Friday, January 21, 2011

Parse and Transform Text File by Using PowerShell (3)

In my previous blog, I described who I parsed the input text file from my debug result to generate the first report table. Now Let's continue to the second report.

Generate the Second Report

The second report is another summary report, based on the first report. It displays a list of methods and counts of their calls. In other words, it will list distinct method names in the first report, and take the max counter for each method as method call count.

I find out that to get the second report, it is not easy to use just one pipeline with a long chain of segment codes. Still, I'll continue to use pipelines with each one to generate temporary results. I'll use pipelines to get temporary results, and dynamically add properties to objects.

First, initialize some variables:

# second report
# initialize variables
$totalCount = 0
$i = 0
$ht=New-Object Collections.Hashtable

The first pipeline is used to pass the result of the above collection of objects ($results) as input. There will be no result out of the pipeline. Instead, I use the pipeline to update a hash table variable $ht, with the property of method name as its key.

The input objects are piped into the second segment which is a where clause to filter any object with its count property larger than zero.

# Filter out rows with count less or equals 0
$result | where { $_.$propertyNameForCount -gt 0 } `

Then the filtered object is passed to a block of codes, where the hash table variable $ht is updated with the object with the max count value:

| Select-Object -Property 'MethodName', $propertyNameForCount `
| %{
if ( $_ -ne $null ) {
$key1 = $_.'MethodName';
if ( $ht.ContainsKey($key1) -eq $false ) {
$ht.Add($key1, $_)
elseif ($_.$propertyNameForCount -gt $ht[$key1].$propertyNameForCount) {
$ht.Set_Item($key1, $_)

The values of the hash table $ht contain objects we need for the report. In addition to those objects, I need a total count of each method call count. This is done by a pipeline to update total count into the variable $totalCount:

$ht.Values `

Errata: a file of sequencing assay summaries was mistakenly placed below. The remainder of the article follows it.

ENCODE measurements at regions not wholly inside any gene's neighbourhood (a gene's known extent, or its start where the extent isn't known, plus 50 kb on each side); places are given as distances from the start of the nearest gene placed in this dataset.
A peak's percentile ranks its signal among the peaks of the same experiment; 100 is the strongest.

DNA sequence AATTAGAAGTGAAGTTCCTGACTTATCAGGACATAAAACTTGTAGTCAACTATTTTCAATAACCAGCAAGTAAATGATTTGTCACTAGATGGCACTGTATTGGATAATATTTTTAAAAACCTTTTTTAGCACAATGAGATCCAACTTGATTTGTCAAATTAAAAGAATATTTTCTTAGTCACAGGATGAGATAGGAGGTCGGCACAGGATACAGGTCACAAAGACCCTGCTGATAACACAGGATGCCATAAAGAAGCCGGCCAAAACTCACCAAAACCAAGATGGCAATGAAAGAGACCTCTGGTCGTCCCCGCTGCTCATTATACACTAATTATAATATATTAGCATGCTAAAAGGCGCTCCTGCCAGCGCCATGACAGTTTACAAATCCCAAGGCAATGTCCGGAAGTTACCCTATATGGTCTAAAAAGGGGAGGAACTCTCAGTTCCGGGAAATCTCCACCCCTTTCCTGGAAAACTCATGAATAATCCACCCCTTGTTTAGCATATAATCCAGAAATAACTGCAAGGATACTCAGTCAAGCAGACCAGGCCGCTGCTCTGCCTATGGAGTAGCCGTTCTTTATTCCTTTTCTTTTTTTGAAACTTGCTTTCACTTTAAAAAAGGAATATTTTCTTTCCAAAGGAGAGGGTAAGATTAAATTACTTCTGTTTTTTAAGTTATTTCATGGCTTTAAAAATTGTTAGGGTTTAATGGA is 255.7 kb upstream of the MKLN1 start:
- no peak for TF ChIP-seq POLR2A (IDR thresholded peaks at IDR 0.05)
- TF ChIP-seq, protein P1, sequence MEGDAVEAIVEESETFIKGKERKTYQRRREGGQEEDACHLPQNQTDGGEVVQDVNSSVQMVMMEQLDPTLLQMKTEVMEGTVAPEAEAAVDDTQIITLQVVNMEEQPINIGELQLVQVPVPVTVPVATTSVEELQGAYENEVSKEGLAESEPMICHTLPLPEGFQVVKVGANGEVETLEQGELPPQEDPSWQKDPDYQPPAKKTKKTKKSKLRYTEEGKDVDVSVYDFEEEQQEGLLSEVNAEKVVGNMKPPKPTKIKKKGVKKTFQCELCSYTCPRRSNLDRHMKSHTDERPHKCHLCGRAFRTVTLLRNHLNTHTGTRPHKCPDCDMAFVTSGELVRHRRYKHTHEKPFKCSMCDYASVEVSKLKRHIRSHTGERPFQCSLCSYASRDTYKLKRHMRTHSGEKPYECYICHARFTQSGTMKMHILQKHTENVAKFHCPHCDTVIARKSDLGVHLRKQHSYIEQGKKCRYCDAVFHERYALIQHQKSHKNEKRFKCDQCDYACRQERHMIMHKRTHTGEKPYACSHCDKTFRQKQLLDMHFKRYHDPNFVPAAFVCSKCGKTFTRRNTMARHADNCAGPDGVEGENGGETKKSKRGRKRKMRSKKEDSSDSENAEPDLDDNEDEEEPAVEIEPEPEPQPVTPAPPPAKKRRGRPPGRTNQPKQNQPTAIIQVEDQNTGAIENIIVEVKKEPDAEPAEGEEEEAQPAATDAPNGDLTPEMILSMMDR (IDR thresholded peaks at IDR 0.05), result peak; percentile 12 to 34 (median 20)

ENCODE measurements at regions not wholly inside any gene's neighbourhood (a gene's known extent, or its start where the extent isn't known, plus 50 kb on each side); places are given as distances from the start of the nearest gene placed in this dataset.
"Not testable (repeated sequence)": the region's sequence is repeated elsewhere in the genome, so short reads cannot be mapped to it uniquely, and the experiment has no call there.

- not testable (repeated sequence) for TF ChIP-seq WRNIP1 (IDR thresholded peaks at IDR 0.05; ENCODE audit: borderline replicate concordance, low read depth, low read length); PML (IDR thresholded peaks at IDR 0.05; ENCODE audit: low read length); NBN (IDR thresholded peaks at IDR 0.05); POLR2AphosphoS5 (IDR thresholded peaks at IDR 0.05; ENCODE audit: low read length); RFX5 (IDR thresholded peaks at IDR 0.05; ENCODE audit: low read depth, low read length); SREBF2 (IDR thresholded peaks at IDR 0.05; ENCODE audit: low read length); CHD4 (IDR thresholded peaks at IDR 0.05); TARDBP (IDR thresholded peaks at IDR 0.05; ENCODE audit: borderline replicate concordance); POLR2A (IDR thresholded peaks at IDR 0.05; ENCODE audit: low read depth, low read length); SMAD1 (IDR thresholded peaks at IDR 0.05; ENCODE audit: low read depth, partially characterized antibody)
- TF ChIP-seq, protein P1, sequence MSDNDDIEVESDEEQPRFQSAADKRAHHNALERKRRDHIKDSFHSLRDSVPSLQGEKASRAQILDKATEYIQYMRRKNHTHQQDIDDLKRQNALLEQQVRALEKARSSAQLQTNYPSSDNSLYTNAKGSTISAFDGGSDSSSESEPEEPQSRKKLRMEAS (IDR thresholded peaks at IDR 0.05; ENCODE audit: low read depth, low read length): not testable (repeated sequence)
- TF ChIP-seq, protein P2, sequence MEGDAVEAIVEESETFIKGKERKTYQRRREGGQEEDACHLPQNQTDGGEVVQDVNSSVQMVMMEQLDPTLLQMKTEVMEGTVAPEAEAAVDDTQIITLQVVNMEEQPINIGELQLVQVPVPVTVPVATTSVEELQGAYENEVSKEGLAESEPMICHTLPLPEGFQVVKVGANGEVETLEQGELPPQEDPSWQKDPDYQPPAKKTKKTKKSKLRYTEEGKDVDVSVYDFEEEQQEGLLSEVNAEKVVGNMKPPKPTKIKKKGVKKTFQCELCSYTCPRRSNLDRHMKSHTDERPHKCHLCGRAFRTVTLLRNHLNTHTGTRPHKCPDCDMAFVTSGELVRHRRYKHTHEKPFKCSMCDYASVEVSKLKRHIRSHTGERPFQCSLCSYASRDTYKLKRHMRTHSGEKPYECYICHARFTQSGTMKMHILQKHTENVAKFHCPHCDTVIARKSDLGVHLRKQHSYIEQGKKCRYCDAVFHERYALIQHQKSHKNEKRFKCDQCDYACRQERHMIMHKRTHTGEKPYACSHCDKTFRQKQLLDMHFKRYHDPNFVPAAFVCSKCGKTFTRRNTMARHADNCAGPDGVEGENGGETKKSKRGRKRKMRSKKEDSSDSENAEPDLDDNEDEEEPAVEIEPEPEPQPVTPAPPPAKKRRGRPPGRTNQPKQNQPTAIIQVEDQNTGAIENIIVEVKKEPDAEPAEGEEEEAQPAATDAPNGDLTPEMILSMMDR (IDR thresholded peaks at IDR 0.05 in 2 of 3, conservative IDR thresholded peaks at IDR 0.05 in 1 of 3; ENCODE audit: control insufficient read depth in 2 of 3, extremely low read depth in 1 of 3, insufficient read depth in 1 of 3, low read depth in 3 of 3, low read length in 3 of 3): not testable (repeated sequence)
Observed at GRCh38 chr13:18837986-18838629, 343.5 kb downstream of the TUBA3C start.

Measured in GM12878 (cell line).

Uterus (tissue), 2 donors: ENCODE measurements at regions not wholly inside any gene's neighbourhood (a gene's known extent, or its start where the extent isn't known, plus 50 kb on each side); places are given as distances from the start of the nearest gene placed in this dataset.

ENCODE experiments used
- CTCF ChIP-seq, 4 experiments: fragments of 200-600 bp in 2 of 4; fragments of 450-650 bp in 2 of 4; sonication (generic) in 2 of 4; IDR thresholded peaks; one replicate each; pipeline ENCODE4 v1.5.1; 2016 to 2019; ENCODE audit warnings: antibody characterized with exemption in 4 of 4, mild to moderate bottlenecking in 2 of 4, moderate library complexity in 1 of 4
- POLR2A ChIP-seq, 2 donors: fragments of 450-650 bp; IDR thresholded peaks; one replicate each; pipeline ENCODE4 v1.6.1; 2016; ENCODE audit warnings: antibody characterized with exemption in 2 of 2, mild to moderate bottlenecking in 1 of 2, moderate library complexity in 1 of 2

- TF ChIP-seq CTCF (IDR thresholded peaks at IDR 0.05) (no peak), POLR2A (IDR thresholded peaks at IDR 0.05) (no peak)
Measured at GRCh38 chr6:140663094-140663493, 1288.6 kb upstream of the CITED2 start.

| %{ `
if ( $_ -ne $null ) {
$totalCount += $_.$propertyNameForCount

After we get the total count, a new object is created in the same structure of properties as ones in the hash table, then add the new object to the hash table $ht:

# add total count to $ht1 table
$objValue = New-Object PSCustomObject
$objValue | Add-Member -type NoteProperty -Name 'MethodName' -Value '[Total count]'; # use XXX so that sorting to the last
$objValue | Add-Member -type NoteProperty -Name $propertyNameForCount -Value $totalCount;
$ht.Add("XXXX dummy key", $objValue);

Finally, the objects in the hash table are ready for the second report. The report is generated by the last pipeline: sorting by property 'MethodName', adding a sequence number as object property, and appending the table layout report to the output file:

# generate report
$ht.Values `
| Sort-Object -Property 'MethodName' `
| %{ # Add sequence column
$obj = $_;
$obj | Add-Member -type NoteProperty -Name 'No.' -Value $i;
} `
| ft -AutoSize -Property 'No.', 'MethodName', $propertyNameForCount >> $outputFile; # Format the result and out put to file

In summary, pipeline in PS is a nice-to-have feature. You may achieve the same result without using pipeline. I like PS pipeline's simple, fluent flow and powerful feature. As you can see, PS is also dynamic data type script language. Objects can be created on-fly and properties can be added or removed during the run-time. My parse script codes take the advantage of those two great features.

Here is the complete package( of the script codes.